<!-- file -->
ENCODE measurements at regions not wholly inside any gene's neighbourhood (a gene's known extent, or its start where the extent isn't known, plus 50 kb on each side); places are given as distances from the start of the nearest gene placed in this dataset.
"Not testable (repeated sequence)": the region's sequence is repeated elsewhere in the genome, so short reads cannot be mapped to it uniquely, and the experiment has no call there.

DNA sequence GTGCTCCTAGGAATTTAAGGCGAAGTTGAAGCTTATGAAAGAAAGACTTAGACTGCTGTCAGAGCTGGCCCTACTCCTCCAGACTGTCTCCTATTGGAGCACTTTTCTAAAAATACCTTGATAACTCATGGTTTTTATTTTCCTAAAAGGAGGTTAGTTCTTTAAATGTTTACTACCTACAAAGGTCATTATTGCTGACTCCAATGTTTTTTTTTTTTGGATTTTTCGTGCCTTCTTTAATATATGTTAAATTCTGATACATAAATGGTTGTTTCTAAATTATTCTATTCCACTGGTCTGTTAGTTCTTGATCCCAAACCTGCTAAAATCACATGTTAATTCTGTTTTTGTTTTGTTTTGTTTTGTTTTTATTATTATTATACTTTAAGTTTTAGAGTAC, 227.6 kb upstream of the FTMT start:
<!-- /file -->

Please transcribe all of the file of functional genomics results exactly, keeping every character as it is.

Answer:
ENCODE measurements at regions not wholly inside any gene's neighbourhood (a gene's known extent, or its start where the extent isn't known, plus 50 kb on each side); places are given as distances from the start of the nearest gene placed in this dataset.
"Not testable (repeated sequence)": the region's sequence is repeated elsewhere in the genome, so short reads cannot be mapped to it uniquely, and the experiment has no call there.

DNA sequence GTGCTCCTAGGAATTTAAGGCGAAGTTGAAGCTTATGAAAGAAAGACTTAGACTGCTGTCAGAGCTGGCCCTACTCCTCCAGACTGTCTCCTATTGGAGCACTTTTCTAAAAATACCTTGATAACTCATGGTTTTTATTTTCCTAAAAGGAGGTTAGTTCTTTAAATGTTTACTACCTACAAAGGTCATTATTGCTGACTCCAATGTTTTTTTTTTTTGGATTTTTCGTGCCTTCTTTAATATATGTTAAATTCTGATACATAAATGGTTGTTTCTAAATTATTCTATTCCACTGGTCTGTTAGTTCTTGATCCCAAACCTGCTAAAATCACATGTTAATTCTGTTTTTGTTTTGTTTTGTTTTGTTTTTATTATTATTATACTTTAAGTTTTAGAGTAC, 227.6 kb upstream of the FTMT start: